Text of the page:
The Proof of the Cyclic Quadrilateral Theorem

A cyclic quadrilateral is a quadrilateral inscribed in a circle. A polygon that is inscribed in a circle is a polygon whose vertices are on the circle. Some of the inscribed polygons are shown in the next figure.

Examples of polygons inscribed in a circle.

In this post, we are going to show a special property of one inscribed polygon which is the cyclic quadrilateral theorem about angles. We are going to prove that its opposite angles add up to 180 ^\circ


The sum of the measures of the opposite angle of a cyclic quadrilateral is 180 ^\circ 

Proof 1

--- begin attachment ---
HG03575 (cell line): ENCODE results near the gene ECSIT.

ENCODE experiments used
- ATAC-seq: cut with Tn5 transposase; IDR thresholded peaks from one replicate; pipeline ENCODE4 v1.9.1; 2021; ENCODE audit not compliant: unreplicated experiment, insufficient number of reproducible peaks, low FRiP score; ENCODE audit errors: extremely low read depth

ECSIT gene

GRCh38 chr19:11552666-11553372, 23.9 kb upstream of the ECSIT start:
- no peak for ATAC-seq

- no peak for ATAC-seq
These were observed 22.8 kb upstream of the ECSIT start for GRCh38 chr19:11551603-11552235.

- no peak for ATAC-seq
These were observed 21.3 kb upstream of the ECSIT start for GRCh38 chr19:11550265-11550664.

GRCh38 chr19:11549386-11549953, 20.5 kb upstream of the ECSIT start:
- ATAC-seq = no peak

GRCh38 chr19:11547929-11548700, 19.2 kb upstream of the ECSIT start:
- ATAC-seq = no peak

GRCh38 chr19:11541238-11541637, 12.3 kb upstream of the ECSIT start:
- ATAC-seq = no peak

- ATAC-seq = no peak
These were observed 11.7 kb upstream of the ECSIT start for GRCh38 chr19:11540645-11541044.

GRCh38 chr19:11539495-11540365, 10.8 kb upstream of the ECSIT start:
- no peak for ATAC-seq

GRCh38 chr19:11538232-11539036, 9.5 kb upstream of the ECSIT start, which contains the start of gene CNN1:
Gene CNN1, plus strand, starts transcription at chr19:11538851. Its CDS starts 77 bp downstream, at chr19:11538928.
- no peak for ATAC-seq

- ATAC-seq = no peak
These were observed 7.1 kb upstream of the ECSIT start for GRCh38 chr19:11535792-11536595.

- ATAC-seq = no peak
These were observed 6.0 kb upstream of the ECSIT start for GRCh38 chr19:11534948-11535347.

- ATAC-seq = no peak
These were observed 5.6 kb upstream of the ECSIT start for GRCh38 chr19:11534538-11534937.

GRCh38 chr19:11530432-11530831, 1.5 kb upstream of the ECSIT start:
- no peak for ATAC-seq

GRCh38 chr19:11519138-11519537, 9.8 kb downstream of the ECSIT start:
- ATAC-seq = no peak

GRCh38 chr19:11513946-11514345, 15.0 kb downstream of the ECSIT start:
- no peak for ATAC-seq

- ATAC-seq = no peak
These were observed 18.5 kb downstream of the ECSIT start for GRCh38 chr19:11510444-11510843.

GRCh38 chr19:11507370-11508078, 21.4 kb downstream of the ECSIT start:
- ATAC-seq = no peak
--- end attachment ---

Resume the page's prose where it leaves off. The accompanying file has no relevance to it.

In the figure below, ABCD is a cyclic quadrilateral inscribed in a circle with center O.

cyclic quadrilateral theorem

Now, \angle C is an inscribed angle that intercepts arc DAB. The measure of \angle C is half the measure of its intercepted arc (follows from the Inscribed Angle Theorem). This is also the same with \angle C. Its measure is half the measure arc DCB.

If we add the measure of arc DCB and arc DAB, they add up to a whole circle whose angle measure is 360 ^\circ. It follows that if we add up the measures of angles C and A, the sum is also half the measure of 360 ^\circ which is 180^\circ. Now, it means that the sum of the measures of \angle B and \angle D is also 180 ^\circ.  Therefore, the measure of the opposite angles of a cyclic quadrilateral is 180 ^\circ.

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